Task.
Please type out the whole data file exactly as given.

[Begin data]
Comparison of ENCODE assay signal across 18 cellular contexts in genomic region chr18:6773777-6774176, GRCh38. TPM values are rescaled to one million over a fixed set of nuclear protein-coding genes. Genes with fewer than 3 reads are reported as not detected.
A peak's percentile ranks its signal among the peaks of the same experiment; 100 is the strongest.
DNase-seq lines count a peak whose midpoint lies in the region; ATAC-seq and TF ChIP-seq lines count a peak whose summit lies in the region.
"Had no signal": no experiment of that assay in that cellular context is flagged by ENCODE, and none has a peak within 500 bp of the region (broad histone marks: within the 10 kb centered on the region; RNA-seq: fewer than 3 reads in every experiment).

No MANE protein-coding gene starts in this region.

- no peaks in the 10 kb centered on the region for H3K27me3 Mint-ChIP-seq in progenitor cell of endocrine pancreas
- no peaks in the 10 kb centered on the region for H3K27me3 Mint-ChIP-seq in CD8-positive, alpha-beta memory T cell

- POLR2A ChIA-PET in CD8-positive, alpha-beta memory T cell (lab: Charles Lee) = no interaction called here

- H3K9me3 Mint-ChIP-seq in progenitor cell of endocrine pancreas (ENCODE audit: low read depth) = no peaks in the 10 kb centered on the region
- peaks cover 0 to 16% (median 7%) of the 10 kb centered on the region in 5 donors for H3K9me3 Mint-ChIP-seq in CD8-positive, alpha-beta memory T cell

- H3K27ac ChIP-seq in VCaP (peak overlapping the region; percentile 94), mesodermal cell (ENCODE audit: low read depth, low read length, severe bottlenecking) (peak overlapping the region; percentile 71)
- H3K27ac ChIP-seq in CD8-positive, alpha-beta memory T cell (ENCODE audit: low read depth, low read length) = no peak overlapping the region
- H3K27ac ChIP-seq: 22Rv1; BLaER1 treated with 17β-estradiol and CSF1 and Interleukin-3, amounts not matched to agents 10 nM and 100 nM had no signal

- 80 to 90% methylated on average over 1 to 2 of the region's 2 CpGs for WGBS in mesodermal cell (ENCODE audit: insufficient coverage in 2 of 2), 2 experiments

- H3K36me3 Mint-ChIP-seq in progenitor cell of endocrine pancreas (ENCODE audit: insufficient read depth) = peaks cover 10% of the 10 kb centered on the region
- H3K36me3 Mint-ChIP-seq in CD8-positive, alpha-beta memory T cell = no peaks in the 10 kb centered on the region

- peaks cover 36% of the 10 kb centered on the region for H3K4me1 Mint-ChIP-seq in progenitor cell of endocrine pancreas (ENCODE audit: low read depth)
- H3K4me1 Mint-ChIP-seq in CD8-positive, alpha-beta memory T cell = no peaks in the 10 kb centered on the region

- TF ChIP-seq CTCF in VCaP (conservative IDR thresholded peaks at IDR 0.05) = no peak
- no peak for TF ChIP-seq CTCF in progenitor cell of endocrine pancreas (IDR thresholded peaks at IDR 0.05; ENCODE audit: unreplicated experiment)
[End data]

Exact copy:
Comparison of ENCODE assay signal across 18 cellular contexts in genomic region chr18:6773777-6774176, GRCh38. TPM values are rescaled to one million over a fixed set of nuclear protein-coding genes. Genes with fewer than 3 reads are reported as not detected.
A peak's percentile ranks its signal among the peaks of the same experiment; 100 is the strongest.
DNase-seq lines count a peak whose midpoint lies in the region; ATAC-seq and TF ChIP-seq lines count a peak whose summit lies in the region.
"Had no signal": no experiment of that assay in that cellular context is flagged by ENCODE, and none has a peak within 500 bp of the region (broad histone marks: within the 10 kb centered on the region; RNA-seq: fewer than 3 reads in every experiment).

No MANE protein-coding gene starts in this region.

- no peaks in the 10 kb centered on the region for H3K27me3 Mint-ChIP-seq in progenitor cell of endocrine pancreas
- no peaks in the 10 kb centered on the region for H3K27me3 Mint-ChIP-seq in CD8-positive, alpha-beta memory T cell

- POLR2A ChIA-PET in CD8-positive, alpha-beta memory T cell (lab: Charles Lee) = no interaction called here

- H3K9me3 Mint-ChIP-seq in progenitor cell of endocrine pancreas (ENCODE audit: low read depth) = no peaks in the 10 kb centered on the region
- peaks cover 0 to 16% (median 7%) of the 10 kb centered on the region in 5 donors for H3K9me3 Mint-ChIP-seq in CD8-positive, alpha-beta memory T cell

- H3K27ac ChIP-seq in VCaP (peak overlapping the region; percentile 94), mesodermal cell (ENCODE audit: low read depth, low read length, severe bottlenecking) (peak overlapping the region; percentile 71)
- H3K27ac ChIP-seq in CD8-positive, alpha-beta memory T cell (ENCODE audit: low read depth, low read length) = no peak overlapping the region
- H3K27ac ChIP-seq: 22Rv1; BLaER1 treated with 17β-estradiol and CSF1 and Interleukin-3, amounts not matched to agents 10 nM and 100 nM had no signal

- 80 to 90% methylated on average over 1 to 2 of the region's 2 CpGs for WGBS in mesodermal cell (ENCODE audit: insufficient coverage in 2 of 2), 2 experiments

- H3K36me3 Mint-ChIP-seq in progenitor cell of endocrine pancreas (ENCODE audit: insufficient read depth) = peaks cover 10% of the 10 kb centered on the region
- H3K36me3 Mint-ChIP-seq in CD8-positive, alpha-beta memory T cell = no peaks in the 10 kb centered on the region

- peaks cover 36% of the 10 kb centered on the region for H3K4me1 Mint-ChIP-seq in progenitor cell of endocrine pancreas (ENCODE audit: low read depth)
- H3K4me1 Mint-ChIP-seq in CD8-positive, alpha-beta memory T cell = no peaks in the 10 kb centered on the region

- TF ChIP-seq CTCF in VCaP (conservative IDR thresholded peaks at IDR 0.05) = no peak
- no peak for TF ChIP-seq CTCF in progenitor cell of endocrine pancreas (IDR thresholded peaks at IDR 0.05; ENCODE audit: unreplicated experiment)